Beyond the relaxed image she was utterly professional
Maeve worked harder than virtually anyone else I knew in the ‘Irish Times’ newsroom
THE FIRST thing you noticed about Maeve’s desk was the flowers. The old Irish Times newsroom overlooking Fleet Street was not a beautiful place. It had little natural light. Smooth surfaces had a permanent patina of ink molecules, nicotine and city dust. Desks were littered with battered dictionaries, newspaper clippings and unwashed coffee cups.
But Maeve’s desk in the one sunlit corner of the room was an enclave of order and colour. She was tourism correspondent then. The flowers often came from friends or contacts. Sometimes she brought them herself.
Her travel brochures, reference books and files were always neatly stacked on the shelves behind her. Pens, pencils and copy paper were arranged in orderly formation on the desk.
She was the first person I saw when I turned in for my first day as a trainee journalist in October 1969. I was there early, before the news editor. In a flower-sheltered corner, this woman was firing questions down a telephone. When the call was finished she made another and then another and so on.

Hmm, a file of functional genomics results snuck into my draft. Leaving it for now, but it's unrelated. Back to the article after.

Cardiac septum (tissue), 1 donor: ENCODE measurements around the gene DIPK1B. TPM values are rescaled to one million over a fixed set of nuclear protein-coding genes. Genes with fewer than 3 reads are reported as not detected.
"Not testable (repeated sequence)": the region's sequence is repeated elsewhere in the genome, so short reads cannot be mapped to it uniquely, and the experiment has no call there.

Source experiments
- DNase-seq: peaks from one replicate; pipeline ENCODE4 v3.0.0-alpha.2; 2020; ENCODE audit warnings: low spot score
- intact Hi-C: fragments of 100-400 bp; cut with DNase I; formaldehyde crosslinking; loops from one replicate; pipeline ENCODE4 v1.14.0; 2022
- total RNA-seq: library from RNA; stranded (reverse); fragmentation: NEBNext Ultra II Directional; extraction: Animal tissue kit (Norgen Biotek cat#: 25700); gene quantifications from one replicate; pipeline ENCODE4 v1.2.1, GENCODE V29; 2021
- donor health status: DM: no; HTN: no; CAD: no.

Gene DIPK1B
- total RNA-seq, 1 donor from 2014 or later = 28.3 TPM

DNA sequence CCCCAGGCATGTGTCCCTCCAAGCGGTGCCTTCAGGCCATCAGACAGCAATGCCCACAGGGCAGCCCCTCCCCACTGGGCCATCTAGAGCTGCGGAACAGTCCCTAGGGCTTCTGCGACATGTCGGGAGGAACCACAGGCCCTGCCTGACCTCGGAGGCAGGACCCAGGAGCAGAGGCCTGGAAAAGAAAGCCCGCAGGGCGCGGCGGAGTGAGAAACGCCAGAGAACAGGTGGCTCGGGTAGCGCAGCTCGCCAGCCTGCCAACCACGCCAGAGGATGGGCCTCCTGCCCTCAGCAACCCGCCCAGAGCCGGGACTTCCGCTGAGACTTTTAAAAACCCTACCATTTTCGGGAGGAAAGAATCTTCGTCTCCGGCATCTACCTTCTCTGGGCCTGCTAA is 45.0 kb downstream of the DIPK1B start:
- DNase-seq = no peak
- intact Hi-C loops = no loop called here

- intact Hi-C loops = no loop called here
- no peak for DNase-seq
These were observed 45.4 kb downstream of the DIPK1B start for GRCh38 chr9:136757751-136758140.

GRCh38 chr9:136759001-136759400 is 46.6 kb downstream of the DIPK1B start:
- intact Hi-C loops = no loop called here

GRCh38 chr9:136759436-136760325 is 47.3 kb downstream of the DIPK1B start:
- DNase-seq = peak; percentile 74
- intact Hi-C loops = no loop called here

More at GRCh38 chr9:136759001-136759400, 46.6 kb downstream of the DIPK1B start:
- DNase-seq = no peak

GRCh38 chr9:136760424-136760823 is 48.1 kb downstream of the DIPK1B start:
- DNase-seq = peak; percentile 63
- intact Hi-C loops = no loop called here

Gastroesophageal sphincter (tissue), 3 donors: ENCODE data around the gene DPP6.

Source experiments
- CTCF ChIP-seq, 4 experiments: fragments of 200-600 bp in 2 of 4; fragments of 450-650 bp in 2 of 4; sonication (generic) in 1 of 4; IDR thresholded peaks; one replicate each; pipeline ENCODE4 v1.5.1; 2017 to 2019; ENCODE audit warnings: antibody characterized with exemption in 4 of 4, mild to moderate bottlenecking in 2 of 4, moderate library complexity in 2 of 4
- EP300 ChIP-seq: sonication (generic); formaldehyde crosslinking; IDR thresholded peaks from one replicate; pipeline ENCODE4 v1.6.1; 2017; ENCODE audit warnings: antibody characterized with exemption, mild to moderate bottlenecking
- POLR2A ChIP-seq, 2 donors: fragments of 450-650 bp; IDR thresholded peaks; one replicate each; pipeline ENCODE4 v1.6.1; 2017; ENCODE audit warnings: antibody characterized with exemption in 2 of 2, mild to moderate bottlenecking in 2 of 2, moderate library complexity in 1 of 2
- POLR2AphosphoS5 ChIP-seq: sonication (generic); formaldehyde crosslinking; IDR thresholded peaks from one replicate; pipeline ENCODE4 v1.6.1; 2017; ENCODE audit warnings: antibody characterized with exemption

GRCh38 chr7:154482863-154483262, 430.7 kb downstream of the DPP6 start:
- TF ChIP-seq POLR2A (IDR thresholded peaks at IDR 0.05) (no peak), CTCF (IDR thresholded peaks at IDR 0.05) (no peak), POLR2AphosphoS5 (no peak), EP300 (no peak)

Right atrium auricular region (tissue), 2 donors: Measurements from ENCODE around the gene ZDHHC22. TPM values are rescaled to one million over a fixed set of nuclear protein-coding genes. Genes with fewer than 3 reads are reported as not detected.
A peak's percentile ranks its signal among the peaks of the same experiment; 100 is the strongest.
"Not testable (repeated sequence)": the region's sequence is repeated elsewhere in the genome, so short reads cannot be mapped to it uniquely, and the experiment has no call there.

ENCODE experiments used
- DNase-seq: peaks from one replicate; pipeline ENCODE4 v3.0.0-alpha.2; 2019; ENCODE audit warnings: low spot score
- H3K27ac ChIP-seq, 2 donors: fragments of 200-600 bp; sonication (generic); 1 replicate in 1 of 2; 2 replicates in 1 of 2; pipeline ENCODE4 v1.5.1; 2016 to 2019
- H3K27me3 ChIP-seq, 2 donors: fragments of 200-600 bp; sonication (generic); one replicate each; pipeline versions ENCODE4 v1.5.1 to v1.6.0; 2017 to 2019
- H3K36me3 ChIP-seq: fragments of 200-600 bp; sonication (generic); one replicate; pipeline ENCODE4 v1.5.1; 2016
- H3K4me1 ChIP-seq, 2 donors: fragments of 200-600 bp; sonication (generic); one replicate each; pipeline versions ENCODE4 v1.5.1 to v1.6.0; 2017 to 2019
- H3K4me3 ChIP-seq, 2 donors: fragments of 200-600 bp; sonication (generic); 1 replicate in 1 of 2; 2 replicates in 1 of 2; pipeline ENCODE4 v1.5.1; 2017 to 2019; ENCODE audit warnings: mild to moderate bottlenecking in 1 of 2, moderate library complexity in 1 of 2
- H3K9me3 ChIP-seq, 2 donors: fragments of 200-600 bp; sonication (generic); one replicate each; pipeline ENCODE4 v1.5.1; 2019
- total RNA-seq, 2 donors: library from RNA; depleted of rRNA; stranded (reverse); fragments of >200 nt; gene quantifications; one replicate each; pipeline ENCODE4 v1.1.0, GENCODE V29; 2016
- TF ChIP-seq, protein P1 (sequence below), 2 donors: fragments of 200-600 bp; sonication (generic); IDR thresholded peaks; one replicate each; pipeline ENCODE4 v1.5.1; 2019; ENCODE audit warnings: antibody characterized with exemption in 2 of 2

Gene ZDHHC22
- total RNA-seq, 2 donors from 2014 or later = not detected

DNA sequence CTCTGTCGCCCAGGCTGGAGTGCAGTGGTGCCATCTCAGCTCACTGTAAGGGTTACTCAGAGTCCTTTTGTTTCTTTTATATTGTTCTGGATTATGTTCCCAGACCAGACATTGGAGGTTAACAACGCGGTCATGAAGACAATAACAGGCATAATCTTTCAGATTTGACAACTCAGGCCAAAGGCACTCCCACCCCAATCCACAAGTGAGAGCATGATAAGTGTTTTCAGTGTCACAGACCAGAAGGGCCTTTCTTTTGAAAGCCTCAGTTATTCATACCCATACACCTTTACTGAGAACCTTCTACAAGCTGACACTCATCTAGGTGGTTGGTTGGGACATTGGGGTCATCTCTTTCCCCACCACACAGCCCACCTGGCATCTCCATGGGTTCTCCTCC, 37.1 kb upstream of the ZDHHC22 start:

In time I learned that a key part of Maeve Binchy’s modus operandi was to use the early quiet hours of the morning to get her telephone business out of the way, leaving time to engage with colleagues, to review work in hand or to write.
In later years, when fame and success had come, Maeve sometimes liked to portray herself as falling fortuitously into one blessed place after another. She poked fun at herself, describing near catastrophes from which she escaped by sheer luck.
Nothing could be further from the truth. She was utterly organised and professional. She worked harder than virtually anyone else I knew in that newsroom. She strategised and scheduled. She had an extraordinary capacity to contour every day to maximise her productivity.
These were years in which the daily round of Dublin journalism consisted mainly of receptions and hospitality events. Senior newsroom journalists seldom lunched alone or briefly.
When the exodus would start, usually after the news conference at about 12.30pm, Maeve would be out the door with the others. But at 3 o’clock, with too many suspiciously empty chairs around the newsroom, Maeve would be back at her desk, hammering away on the typewriter. I don’t believe she ever missed a deadline.
In her later writing years, she followed the same principles. There was a schedule for the day with a fixed time for writing. There had to be time for reading too. And there were fixed time zones for relaxation or for seeing friends.
I have the sense that without those qualities of discipline and industry, Maeve might never have been the success she became. But combined with her deep, generous humanity, her wit and her adroit, adaptable intellect, they carried her to the heights of world celebrity and acclaim.